It is 50 years now since the beatific-faced Carl Boehm played a duffel-coat wearing serial killer, trying to catch the moment of his female victims' death on camera, in Michael Powell's Peeping Tom (1960.) The critics were utterly dismissive of what is now considered one of the most influential films in British cinema history. Tabloids and broadsheets were equally coruscating. Powell's masterpiece was "the sickest, filthiest film I remember seeing," according to The Spectator, "loathsome", at least to Alexander Walker of the London Evening Standard, "perverted nonsense" in the eyes of the Daily Worker; worthy only of being shovelled up and flushed "swiftly down the nearest sewer" in the words of Tribune. The Observer's critic professed herself "sickened" before making an indignant and early exit from the press screening.
"They cancelled the British distribution, and they sold the negative as soon as they could to an obscure black-marketeer of films who tried to forget it, and forgotten it was, along with its director, for 20 years," Powell wrote in his memoir Million-Dollar Movie.
The story of how Peeping Tom was championed by Martin Scorsese (among others) has often been told. In hindsight, it is apparent that the critical revulsion toward the film was prompted not by its formal or aesthetic shortcomings but because of its subject matter. A self-reflexive film about scopophilia and the murderous gaze was never likely to appeal to British reviewers of the period. Even the ones who hated it the most acknowledged that Powell had "remarkable technical gifts" and praised the acting and cinematography. Their gripes were with a story (by Leo Marks) driven by "sadism, sex, and the exploitation of human degradation."
Peeping Tom is far from the only film reviled by critics and distrusted by audiences on its first appearance and then reclaimed as a masterpiece a short while later. Only a few weeks after the release of Peeping Tom, several British critics were similarly discomfited by Alfred Hitchcock's Psycho. "Psycho analysis – I didn't like it," quipped the headline of the London Evening News review. After listing all the scenes he disapproved of ("a naked girl being grabbed over and over again when she takes a shower," "a young man preserving with chemicals the body of his mother whom he has murdered"), the reviewer concluded that "Hitchcock has tarnished a once great reputation."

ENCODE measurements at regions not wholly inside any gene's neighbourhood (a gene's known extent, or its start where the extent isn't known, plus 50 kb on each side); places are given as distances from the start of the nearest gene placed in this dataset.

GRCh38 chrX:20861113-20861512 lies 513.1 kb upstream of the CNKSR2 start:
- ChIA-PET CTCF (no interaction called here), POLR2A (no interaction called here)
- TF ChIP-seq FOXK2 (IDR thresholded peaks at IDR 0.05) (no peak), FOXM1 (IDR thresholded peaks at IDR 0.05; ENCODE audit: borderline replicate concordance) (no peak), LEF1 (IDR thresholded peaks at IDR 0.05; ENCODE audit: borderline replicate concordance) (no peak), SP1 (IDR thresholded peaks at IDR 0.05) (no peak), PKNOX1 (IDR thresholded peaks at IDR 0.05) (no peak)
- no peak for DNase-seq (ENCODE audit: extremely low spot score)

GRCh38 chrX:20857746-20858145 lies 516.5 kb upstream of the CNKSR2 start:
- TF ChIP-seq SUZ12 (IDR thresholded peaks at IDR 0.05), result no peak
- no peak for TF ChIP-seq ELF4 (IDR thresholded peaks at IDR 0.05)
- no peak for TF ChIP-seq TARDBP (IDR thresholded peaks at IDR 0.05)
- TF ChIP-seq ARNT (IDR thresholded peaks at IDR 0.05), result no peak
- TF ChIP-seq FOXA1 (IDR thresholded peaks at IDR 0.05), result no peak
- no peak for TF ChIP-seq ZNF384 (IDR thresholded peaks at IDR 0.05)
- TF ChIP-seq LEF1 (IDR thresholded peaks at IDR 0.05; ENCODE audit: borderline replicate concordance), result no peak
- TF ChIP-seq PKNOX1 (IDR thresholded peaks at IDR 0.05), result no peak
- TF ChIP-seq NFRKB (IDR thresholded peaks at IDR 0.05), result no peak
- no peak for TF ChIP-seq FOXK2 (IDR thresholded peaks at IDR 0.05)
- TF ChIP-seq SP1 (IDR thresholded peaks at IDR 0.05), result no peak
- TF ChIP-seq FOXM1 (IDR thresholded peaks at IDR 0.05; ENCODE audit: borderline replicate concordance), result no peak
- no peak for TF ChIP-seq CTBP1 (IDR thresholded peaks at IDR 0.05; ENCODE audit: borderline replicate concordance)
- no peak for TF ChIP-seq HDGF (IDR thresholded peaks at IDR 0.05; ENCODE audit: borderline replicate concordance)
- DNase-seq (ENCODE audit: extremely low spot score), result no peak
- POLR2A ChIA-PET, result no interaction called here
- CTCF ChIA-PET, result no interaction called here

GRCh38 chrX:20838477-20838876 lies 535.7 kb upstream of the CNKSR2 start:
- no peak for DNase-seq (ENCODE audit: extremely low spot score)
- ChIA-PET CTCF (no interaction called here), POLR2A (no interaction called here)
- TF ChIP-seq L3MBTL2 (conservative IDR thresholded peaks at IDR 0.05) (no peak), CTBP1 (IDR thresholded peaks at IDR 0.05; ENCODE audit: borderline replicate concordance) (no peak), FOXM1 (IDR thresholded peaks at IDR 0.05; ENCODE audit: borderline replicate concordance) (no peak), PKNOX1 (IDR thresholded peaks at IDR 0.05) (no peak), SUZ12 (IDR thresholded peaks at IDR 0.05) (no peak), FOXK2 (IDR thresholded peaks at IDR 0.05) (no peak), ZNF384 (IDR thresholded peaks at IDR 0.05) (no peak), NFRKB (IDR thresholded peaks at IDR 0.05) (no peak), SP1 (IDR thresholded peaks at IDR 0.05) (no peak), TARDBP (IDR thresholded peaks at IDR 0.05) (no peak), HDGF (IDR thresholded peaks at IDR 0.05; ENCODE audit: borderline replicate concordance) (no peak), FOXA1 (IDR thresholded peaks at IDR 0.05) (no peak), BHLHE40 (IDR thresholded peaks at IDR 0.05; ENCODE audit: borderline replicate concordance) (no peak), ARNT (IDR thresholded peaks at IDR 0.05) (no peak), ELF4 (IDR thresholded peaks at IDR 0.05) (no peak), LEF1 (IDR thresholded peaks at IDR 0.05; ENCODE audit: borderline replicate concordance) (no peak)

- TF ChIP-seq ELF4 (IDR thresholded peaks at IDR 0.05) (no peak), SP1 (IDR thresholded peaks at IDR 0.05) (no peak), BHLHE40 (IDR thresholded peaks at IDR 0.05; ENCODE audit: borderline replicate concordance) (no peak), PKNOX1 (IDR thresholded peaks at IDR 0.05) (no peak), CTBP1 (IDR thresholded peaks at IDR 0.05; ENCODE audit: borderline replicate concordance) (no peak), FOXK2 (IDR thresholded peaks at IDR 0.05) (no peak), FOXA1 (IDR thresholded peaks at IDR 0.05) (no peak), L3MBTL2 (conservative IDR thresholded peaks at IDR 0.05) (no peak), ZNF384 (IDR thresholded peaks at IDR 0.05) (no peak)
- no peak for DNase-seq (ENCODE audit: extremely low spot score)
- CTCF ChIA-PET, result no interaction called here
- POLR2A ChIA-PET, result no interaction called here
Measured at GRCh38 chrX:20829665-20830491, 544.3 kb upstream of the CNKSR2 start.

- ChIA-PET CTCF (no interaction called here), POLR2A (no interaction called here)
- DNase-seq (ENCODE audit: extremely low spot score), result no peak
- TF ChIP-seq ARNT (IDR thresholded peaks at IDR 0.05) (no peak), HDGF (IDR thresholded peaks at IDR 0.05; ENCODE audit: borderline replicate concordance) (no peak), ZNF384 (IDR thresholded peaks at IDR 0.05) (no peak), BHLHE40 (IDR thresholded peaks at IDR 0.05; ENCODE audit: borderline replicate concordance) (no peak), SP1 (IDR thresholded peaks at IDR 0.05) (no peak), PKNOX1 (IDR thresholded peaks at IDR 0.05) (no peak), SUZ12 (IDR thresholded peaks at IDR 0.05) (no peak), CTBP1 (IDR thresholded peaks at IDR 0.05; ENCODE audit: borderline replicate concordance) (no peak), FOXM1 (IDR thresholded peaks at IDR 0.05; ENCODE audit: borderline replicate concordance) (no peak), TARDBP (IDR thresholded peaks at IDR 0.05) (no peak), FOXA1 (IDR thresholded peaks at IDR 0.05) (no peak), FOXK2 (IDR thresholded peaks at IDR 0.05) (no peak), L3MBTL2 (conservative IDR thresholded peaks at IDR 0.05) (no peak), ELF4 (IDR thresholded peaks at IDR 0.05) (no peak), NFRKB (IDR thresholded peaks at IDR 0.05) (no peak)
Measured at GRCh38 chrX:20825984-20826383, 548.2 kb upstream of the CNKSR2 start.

The Evening Standard's Alexander Walker called Psycho as "a stomach-churning, nasty essay into horror... what nauseates one is [Hitchcock's] sick relish of anything in it that is perverted or blood-spattered. And much is." Meanwhile, The Daily Telegraph called the film "a curious, disappointing piece which, for all its modern setting and psychological background, recalls old-fashioned or Victorian melodramas by its very absurdity." The veteran British director seems to have factored in a measure of critical revulsion as a useful part of the marketing campaign. The mixed notices did nothing at all to dent the box-office returns for Psycho.
One film now acknowledged as a cast-iron modern classic but almost destroyed at birth by critical bile was Arthur Penn's Bonnie and Clyde (1967). "A cheap piece of bald-faced slapstick comedy... it leaves an astonished critic wondering just what purpose Mr Penn and Mr Beatty think they serve with this strangely antique, sentimental claptrap," Bosley Crowther, the all-powerful critic of The New York Times, fulminated. Crowther was a representative of the old guard. He didn't like the combination of slapstick and lurid violence in Bonnie and Clyde. Nor did he appreciate "Miss Dunaway squirming grossly as his thrill-seeking, sex-starved moll". Other US reviewers were hostile too. Time magazine decided that the real fault with Bonnie and Clyde was its "sheer, tasteless aimlessness". New York magazine decided that "slop is slop, even served with a silver ladle."